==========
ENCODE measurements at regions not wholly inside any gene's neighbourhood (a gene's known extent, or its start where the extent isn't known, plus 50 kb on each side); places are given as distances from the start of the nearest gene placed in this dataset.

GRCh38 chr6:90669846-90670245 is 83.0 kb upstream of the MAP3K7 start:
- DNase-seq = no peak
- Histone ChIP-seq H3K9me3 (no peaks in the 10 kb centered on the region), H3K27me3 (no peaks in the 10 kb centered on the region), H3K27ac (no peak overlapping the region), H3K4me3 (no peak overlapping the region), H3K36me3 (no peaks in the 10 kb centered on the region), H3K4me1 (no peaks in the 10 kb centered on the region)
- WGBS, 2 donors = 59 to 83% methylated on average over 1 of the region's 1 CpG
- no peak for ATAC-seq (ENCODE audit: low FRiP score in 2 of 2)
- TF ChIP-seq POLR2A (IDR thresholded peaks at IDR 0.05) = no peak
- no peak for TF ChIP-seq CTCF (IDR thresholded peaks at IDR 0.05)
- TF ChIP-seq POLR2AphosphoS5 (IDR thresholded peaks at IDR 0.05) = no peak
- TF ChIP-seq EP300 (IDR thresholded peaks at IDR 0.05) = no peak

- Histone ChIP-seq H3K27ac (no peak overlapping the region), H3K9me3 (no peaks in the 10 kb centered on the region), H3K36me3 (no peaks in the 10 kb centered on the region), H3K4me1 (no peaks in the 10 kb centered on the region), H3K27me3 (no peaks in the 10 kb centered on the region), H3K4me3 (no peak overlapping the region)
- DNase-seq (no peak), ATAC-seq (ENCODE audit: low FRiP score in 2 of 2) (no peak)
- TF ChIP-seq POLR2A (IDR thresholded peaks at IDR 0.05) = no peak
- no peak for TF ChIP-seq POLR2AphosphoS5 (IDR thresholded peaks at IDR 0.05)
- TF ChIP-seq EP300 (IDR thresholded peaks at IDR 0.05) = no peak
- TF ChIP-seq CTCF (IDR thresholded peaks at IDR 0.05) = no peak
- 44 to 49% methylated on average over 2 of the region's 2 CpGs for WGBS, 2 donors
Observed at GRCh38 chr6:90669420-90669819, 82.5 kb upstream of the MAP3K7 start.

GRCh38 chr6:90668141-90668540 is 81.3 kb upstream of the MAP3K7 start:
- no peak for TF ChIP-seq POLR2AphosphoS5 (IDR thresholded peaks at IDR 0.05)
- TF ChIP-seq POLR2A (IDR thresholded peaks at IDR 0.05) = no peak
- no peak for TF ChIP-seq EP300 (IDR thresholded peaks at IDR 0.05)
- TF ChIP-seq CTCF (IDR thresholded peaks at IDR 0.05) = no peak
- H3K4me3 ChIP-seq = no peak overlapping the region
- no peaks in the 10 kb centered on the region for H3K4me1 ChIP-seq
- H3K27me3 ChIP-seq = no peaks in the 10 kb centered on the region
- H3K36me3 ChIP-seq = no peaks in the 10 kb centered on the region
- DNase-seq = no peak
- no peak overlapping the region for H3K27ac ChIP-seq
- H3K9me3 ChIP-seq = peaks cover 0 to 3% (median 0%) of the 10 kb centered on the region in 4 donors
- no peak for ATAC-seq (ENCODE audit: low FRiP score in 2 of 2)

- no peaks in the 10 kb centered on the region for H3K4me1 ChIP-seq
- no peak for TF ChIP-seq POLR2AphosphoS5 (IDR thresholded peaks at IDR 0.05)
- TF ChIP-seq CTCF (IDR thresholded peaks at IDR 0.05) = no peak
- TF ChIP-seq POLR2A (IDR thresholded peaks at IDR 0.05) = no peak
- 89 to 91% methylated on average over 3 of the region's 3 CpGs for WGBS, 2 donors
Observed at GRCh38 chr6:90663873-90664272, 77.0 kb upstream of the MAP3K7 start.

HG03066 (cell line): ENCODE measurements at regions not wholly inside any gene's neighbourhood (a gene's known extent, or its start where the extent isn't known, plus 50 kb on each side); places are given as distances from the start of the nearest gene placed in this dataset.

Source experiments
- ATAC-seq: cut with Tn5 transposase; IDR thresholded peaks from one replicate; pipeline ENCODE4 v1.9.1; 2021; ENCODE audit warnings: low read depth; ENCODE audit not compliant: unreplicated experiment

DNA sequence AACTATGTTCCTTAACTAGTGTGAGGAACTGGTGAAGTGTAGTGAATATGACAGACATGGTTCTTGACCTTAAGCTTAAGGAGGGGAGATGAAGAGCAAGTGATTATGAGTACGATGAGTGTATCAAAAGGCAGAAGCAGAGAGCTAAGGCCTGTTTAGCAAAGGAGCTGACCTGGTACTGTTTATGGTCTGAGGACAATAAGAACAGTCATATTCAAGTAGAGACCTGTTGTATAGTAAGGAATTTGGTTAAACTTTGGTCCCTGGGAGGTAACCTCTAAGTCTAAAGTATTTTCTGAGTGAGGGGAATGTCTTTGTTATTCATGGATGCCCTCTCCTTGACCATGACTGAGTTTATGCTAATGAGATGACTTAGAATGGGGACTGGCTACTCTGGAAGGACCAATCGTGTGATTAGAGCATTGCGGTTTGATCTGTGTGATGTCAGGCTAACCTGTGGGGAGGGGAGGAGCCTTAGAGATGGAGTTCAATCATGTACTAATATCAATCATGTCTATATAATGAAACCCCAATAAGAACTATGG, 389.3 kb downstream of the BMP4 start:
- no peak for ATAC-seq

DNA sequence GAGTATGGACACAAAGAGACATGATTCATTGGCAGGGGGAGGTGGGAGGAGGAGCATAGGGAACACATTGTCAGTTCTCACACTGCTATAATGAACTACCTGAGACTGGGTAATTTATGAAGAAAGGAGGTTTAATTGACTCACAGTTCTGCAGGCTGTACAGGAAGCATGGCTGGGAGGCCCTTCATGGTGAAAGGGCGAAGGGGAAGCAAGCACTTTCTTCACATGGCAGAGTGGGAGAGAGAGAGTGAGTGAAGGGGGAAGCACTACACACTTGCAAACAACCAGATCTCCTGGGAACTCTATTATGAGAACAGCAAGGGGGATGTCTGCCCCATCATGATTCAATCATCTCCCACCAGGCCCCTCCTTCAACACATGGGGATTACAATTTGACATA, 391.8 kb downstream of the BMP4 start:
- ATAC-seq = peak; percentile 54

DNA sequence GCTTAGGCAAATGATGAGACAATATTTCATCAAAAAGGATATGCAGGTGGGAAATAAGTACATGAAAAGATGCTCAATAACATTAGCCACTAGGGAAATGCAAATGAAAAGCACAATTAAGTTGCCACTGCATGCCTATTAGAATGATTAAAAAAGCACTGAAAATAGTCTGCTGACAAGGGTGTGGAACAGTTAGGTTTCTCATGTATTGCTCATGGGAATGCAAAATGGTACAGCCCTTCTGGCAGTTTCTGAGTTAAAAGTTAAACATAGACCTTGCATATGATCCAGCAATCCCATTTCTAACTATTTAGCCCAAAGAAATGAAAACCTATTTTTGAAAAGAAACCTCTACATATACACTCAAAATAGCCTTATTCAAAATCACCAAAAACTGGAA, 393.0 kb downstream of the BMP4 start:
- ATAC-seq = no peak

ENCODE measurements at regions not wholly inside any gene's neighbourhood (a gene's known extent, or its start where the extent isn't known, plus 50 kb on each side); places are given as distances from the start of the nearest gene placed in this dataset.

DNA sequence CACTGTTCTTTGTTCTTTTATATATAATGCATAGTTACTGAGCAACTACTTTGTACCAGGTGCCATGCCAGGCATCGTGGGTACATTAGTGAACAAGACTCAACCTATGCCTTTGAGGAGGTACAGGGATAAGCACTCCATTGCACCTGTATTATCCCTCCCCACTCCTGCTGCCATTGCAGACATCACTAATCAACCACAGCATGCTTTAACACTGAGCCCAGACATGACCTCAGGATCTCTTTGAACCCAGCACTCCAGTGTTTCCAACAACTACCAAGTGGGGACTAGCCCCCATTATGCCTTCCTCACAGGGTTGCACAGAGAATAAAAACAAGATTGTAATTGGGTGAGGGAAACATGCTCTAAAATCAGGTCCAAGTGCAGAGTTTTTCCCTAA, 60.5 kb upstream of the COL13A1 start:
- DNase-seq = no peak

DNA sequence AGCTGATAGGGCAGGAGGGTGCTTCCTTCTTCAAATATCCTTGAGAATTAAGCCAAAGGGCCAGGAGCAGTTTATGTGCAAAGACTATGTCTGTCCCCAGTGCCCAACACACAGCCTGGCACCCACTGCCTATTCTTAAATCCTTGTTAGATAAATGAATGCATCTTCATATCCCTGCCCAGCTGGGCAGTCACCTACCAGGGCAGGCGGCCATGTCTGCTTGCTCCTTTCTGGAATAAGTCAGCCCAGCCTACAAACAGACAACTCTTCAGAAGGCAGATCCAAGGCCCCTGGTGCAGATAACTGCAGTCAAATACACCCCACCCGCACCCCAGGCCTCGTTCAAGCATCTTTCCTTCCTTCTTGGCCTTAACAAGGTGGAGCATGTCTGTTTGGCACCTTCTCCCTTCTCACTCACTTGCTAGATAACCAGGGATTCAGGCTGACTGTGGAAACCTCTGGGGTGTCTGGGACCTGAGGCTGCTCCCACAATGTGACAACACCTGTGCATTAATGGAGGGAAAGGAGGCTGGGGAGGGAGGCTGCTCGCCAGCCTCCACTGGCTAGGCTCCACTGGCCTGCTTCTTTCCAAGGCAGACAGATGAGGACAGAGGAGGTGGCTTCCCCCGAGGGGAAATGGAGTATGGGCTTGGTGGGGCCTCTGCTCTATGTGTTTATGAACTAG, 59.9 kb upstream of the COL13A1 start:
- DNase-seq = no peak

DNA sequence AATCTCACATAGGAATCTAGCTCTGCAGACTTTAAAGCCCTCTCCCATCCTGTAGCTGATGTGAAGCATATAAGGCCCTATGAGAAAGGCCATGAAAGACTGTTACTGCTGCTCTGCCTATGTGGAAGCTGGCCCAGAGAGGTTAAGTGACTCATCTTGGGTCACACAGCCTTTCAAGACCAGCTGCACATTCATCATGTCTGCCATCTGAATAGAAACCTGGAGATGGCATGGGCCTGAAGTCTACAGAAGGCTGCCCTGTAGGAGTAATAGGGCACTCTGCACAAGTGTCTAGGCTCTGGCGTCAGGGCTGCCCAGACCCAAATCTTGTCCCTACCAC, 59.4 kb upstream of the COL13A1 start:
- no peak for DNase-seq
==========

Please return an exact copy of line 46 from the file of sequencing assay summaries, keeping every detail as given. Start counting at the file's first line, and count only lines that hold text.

- ATAC-seq = no peak